Sinek’s Ted Talk highlights a turning point in Apple’s history: when Steve Jobs, twelve enlightening years after being ousted, returned. Long driven by a desire to “change the world”, Jobs now knew he needed others to help him do that. He articulated what drove him – wanting to challenge the status quo, to think differently – to all Apple employees, creating a culture in which everyone was expected to do just that. The vital impact of Apple’s ‘Crazy Ones’ and ‘Think Different’ advertisements wasn’t on consumers, it was on Apple employees and suppliers. Jobs changed the culture. The iMac, the iPod and everything that followed, were the result.
Is Purpose, total nonsense?
No – but there is a catch.
The catch is, to quote the marketing academic Mark Ritson:
“There are some brands that are genuinely purpose driven. The clue to their authenticity is that the purpose usually preceded the products. By my best estimation they consist of about 0.2% of the world’s brands.”
Jobs wanted to change the world first, computers came second. Anita Roddick was anti animal cruelty first, Body Shop came second. Cadbury’s founders wanted to build respectable communities first, the chocolate came second. In every case, the ‘Why’ was central to the creation of the businesses and the products. If you wait until the marketing to Start with Why, you’re way, way too late.
As abused and misunderstood by so many consultancies, yes, ‘purpose’ is pure snake oil. Customers and employees alike know hypocritical nonsense when they see it. Even investors and management consultants do – whilst hoping everyone else will be fooled. But that’s not to say that, in relation to your existing business, questions about purpose, are not valid or useful.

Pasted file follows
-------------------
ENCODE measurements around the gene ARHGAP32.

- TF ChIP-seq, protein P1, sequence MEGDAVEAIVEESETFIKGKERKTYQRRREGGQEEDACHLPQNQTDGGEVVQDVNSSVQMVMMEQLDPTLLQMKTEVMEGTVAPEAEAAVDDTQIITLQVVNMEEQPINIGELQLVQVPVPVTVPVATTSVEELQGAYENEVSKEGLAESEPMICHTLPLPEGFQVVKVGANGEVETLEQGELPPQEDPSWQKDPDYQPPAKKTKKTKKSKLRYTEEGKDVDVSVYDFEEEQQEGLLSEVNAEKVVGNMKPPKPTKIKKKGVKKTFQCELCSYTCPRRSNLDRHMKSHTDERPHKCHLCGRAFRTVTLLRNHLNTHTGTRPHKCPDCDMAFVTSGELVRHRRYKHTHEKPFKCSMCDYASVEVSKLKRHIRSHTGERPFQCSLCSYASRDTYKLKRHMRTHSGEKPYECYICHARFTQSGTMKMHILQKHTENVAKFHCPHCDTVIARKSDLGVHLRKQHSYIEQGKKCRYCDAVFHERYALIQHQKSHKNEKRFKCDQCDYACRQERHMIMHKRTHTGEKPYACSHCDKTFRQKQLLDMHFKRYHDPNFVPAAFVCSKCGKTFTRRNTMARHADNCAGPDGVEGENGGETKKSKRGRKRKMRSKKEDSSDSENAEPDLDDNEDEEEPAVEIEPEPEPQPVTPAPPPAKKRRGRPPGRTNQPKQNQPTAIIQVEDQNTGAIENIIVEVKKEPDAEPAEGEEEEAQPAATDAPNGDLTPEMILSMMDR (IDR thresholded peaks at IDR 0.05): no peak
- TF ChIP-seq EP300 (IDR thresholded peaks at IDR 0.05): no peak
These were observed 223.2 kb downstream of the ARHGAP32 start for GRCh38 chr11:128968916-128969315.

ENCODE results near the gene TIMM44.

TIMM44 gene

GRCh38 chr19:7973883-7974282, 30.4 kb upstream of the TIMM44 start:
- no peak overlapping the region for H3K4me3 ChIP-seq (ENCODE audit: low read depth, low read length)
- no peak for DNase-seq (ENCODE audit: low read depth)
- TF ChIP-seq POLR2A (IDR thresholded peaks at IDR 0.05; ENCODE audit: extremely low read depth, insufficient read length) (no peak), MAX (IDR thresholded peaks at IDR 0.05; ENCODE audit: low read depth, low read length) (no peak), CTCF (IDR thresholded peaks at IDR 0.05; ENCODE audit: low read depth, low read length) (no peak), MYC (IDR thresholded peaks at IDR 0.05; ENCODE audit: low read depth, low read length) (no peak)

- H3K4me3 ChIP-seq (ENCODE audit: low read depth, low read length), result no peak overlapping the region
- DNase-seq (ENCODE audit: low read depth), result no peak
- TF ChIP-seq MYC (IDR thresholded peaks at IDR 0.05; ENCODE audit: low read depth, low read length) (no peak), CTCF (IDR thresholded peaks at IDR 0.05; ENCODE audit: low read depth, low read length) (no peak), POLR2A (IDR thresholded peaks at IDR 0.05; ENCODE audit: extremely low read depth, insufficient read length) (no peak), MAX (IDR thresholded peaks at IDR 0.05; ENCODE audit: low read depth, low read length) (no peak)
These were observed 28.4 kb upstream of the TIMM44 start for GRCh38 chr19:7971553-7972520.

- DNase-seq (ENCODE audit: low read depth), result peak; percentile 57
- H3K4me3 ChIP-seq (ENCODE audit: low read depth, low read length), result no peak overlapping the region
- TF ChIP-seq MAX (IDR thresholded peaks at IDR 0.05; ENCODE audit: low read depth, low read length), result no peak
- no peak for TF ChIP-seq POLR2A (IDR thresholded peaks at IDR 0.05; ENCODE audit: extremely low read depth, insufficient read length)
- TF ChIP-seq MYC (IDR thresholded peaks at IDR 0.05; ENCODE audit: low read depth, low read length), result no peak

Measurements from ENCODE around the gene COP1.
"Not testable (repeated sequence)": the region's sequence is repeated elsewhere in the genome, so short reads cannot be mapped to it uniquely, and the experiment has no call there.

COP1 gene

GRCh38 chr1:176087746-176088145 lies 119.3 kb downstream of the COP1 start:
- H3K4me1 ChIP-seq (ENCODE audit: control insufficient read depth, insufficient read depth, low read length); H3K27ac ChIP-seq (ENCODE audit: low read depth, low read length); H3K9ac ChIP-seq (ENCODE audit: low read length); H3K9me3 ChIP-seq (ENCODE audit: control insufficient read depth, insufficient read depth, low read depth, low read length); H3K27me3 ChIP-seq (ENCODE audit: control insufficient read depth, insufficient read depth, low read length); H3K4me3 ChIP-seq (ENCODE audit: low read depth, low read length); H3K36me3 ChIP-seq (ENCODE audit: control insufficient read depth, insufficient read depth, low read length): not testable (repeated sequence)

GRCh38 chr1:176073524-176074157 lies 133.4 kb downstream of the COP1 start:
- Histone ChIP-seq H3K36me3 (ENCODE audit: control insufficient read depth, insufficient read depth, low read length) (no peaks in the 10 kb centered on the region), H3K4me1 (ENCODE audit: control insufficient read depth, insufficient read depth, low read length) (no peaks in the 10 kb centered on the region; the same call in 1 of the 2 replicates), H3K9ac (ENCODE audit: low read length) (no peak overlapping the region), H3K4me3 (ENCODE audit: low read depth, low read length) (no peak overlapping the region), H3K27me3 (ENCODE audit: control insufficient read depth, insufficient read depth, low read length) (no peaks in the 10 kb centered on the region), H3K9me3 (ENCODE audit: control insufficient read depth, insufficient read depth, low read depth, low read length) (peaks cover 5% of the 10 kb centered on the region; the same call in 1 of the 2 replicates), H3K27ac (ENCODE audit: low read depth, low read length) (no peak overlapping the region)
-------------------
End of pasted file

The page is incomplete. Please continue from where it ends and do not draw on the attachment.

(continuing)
Purpose is as much about what you are used for
As we are discovering amidst the current Covid-19 crisis, grocery shop assistants, bin men and care workers are as vital to the daily function of society as doctors (and perhaps rather more than hedge fund managers). Similarly, high street solicitors traditionally play a central role in helping young people secure their first home, whilst cafes and corner shops provide the chance meeting points which strengthen local relationships. But a cafe used primarily by drug dealers and users, is a place to score, not build community. And a movie maker specialising in political videos might be a tool for the next Nelson Mandela, or Ku Klux Klan. Individually and collectively, the effects of our work are varied and long-lasting. What is the impact of your work; of you?
When looking at issues of purpose and value proposition, we find questions around social impact can unlock hidden treasures. What does your business do? Is it the same as your purpose? What do employees, customers and other stakeholders think you are for? Where do they think you add most value?
Questions such as these almost always reveal insights, vital to a real branding process, into exactly why business are succeeding or failing, where they add value and what, in practice, their real purpose, is. Corporate culture, having evolved without much attention, is frequently central. Which is why we often discover that companies did start with a powerful Why, all along. They just never realised what it was.
You can see the video of Steve Jobs introducing the iPhone in 2007, here.
*Also see Rebecca Solnit’s highly critical 2014 Harper’s Magazine review of the Apple 1984 superbowl TV ad, in the ‘Social Impact’ section of this Wikipedia entry about it: https://en.wikipedia.org/wiki/1984_(advertisement)